A visual guide to the Syrian Revolution
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On Saturday, March 15th, 2011, the people of Syria took to the streets of Daraa to claim their freedom from the authoritarian regime of Bashar Assad. That initial act of defiance was met with unprecedented violence in relation to the other so-called "Arab spring" uprisings. Since 1970, when Hafez Assad efficaciously put to death all abettors of the 1966 coup, and followed with torture and violence against any suspected dissenters or perceived threats to the authoritarian oligarchy. This heavy-handed approach -- most evidently demonstrated in the 1982 massacre of thousands of civilians in Hama-- led to 32 years of enforced martial law, an unprecedented duration for any state in the modern world.
In the case of Bashar Assad one could easily make the mistake of applying the old adage, "like father, like son." However, to do so would understate the barbarism of Bashar Assad. As the Syrian revolution stretches into its 3rd year, Syrians have faced mass imprisonment, torture, death squads, shelling, the use of chemical weapons, starvation and all other conceivable horrors of war. The death toll, which the U.N. stopped tallying three months ago due to the conditions being too dangerous to carryout, has reached over 140,000. It should be noted that for a body to be counted by the U.N. is must be identifiable leaving no question that the number is hire than what has been reported. Roughly 200,000 people are missing. 2.5 million have fled the country seeking refuge, while it's estimated that 6.5 million are internally displaced. The scale of this humanitarian atrocity is the largest the world has seen since the 1994 genocide in Rwanda.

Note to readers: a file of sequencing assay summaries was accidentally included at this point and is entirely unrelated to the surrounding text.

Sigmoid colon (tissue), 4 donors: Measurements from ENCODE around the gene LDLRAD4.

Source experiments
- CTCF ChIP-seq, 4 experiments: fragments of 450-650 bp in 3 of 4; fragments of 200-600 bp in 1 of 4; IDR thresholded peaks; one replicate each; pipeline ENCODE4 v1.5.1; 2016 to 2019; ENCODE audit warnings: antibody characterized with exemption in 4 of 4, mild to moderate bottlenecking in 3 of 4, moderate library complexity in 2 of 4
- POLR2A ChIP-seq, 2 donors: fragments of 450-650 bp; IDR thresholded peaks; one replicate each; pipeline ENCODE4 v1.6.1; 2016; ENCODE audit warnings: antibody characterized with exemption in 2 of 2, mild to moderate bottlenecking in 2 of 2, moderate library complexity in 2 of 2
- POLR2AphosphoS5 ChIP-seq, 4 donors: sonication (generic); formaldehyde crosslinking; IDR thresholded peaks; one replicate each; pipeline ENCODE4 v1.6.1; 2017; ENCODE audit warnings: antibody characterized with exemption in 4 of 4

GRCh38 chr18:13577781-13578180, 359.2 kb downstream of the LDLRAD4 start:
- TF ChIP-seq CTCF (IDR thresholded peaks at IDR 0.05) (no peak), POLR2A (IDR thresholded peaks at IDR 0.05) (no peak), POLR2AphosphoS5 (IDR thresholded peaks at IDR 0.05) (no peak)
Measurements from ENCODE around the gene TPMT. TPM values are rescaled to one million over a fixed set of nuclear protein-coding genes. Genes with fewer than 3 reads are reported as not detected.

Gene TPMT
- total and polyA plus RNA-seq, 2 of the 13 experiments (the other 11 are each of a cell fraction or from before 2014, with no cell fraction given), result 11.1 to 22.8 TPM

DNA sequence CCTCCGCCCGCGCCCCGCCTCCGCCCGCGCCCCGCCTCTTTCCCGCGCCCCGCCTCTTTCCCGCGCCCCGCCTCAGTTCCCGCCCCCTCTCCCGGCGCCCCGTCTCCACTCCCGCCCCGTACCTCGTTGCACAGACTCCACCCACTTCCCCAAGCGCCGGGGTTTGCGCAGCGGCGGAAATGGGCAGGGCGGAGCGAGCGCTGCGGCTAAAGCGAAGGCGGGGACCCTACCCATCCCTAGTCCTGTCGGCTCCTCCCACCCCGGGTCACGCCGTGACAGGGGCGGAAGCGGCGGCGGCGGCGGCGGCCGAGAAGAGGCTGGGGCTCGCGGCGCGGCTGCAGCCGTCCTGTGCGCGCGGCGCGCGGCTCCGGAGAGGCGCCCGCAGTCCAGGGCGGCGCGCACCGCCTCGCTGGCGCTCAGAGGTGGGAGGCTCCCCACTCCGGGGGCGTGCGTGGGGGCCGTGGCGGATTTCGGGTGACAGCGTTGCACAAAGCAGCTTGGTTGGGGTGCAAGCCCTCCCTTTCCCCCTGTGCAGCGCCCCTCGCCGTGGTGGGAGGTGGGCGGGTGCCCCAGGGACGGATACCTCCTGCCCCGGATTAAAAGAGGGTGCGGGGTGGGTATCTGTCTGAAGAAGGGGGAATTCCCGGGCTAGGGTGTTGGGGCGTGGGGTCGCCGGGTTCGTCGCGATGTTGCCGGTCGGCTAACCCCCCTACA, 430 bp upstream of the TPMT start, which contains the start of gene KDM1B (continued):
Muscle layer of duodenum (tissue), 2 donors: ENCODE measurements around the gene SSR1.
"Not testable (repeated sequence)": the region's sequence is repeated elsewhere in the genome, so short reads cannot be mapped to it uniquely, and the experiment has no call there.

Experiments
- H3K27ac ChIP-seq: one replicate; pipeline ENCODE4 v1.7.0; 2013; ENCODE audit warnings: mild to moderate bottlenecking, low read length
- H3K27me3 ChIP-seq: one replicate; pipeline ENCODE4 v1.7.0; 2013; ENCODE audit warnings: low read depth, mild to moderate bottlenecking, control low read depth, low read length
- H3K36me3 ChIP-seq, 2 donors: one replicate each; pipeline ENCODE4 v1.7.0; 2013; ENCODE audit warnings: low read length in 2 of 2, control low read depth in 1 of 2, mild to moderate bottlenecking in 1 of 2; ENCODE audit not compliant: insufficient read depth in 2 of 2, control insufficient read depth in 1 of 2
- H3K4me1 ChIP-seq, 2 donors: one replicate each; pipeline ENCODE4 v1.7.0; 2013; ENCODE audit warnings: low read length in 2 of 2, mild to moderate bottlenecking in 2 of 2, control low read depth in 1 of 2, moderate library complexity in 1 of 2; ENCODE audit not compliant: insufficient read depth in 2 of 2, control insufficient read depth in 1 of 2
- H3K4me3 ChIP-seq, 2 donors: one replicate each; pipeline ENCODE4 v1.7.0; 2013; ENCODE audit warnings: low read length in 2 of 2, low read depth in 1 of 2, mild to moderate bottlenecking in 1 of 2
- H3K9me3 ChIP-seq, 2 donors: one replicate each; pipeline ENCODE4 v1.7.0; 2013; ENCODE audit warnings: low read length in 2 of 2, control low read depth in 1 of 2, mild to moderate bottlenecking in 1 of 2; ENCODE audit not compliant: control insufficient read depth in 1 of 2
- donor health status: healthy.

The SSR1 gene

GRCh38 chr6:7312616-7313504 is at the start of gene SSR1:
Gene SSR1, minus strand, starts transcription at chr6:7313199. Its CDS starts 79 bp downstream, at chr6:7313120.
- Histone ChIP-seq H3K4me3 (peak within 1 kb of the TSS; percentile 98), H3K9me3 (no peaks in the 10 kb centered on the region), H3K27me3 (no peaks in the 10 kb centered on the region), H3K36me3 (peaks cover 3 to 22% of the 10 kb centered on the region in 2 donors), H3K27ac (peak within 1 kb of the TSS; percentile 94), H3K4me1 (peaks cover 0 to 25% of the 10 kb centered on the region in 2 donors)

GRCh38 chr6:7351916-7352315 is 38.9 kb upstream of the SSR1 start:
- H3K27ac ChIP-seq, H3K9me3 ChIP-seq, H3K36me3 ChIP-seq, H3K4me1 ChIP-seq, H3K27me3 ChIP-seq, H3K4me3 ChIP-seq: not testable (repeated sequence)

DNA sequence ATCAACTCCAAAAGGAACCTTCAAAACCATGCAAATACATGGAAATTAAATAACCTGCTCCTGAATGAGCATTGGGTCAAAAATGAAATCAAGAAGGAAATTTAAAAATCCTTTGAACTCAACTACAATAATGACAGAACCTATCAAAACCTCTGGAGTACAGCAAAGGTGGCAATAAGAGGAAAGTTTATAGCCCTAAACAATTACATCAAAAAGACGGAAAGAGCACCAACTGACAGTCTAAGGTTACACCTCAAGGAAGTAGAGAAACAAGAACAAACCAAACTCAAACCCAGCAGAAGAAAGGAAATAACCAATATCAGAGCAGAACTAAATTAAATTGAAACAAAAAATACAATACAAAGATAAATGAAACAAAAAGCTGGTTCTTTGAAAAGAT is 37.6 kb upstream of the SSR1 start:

The complexities of this issue, from the proxy elements supporting Assad such as Hezbollah, Iran and Russia, to external forces such as ISIS, which has mostly infiltrated the country through Iraq in an attempt to hijack the revolution in the name of fundamentalist Islam, are vast and hard to clearly see due to the failure of the media and a lack of western understanding of the Middle East. They also overshadow the experience of the people on the ground. With that in mind, I hope this timeline of events can help shed some light on what has happened in the region over the last few years. It's naive to think this will be resolved quickly, though it's even harder to imagine this continuing indefinitely.